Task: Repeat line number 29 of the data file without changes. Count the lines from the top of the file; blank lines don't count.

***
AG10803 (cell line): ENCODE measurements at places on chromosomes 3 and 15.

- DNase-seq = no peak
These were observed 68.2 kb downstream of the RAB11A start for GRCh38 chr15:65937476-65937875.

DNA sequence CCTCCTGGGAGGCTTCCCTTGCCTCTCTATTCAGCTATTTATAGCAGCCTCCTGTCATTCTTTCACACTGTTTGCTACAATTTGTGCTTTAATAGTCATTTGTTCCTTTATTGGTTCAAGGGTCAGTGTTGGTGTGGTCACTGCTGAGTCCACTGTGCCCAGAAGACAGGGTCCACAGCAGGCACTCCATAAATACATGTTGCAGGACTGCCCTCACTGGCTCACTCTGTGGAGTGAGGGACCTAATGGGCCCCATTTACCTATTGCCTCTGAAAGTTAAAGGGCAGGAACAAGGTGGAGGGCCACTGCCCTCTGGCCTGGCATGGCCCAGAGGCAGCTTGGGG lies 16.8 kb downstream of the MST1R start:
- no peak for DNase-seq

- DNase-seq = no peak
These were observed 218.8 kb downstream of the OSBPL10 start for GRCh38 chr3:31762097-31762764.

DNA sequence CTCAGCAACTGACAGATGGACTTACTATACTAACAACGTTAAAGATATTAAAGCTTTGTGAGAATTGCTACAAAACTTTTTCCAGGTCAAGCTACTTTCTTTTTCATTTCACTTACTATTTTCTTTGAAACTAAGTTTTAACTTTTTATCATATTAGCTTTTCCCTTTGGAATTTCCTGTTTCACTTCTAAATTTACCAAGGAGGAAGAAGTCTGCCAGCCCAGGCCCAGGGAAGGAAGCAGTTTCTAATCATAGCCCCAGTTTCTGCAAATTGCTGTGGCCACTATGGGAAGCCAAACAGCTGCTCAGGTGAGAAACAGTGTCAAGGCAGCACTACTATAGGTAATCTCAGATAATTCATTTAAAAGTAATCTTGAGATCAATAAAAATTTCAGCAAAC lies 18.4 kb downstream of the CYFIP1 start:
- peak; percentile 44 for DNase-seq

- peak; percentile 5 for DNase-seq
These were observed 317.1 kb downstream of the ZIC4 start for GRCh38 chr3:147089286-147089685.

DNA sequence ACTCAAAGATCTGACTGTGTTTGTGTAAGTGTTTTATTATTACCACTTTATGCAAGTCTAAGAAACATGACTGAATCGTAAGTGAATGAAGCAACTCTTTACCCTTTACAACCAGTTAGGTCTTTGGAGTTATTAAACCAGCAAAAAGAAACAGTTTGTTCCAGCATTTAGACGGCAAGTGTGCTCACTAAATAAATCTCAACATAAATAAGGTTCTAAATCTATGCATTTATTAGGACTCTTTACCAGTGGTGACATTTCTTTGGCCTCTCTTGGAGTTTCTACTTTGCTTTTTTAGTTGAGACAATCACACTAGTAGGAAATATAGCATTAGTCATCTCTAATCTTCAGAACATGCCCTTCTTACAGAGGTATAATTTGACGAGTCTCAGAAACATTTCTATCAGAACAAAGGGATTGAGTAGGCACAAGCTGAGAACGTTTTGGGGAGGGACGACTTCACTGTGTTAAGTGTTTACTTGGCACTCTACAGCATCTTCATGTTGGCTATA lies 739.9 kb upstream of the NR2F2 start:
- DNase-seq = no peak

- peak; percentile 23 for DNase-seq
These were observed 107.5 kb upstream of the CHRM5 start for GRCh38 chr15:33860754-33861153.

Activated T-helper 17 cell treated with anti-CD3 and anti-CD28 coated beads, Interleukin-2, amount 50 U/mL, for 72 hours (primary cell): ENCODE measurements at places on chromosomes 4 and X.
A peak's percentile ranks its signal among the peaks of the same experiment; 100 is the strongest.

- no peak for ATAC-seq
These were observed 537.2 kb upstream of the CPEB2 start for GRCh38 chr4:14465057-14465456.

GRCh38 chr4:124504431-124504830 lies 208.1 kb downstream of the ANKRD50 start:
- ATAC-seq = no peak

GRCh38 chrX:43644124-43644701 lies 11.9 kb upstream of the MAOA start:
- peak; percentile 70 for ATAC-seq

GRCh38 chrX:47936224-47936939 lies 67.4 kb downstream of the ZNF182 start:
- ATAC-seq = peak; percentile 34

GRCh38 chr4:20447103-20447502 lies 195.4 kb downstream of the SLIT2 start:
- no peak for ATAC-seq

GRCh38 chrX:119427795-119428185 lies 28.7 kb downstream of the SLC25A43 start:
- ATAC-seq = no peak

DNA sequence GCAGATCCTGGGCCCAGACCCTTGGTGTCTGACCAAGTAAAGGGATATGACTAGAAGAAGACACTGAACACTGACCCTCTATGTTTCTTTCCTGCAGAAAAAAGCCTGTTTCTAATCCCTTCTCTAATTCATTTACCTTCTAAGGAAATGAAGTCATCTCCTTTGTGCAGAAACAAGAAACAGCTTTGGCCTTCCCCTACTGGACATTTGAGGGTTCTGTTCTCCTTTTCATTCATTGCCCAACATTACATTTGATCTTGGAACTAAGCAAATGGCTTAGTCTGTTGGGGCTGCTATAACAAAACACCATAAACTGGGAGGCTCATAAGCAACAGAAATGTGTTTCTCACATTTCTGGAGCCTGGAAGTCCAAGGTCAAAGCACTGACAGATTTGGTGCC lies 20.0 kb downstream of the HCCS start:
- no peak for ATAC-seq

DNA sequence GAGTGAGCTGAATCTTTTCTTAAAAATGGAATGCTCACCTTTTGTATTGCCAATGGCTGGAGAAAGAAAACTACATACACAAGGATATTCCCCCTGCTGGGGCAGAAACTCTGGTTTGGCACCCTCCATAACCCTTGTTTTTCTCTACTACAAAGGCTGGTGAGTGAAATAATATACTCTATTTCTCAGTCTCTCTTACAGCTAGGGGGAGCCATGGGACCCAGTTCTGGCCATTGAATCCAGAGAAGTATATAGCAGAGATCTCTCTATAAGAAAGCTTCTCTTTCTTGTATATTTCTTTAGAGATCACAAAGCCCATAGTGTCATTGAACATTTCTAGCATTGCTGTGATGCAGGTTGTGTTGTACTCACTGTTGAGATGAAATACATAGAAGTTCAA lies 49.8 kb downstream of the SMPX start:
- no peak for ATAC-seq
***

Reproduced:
- ATAC-seq = no peak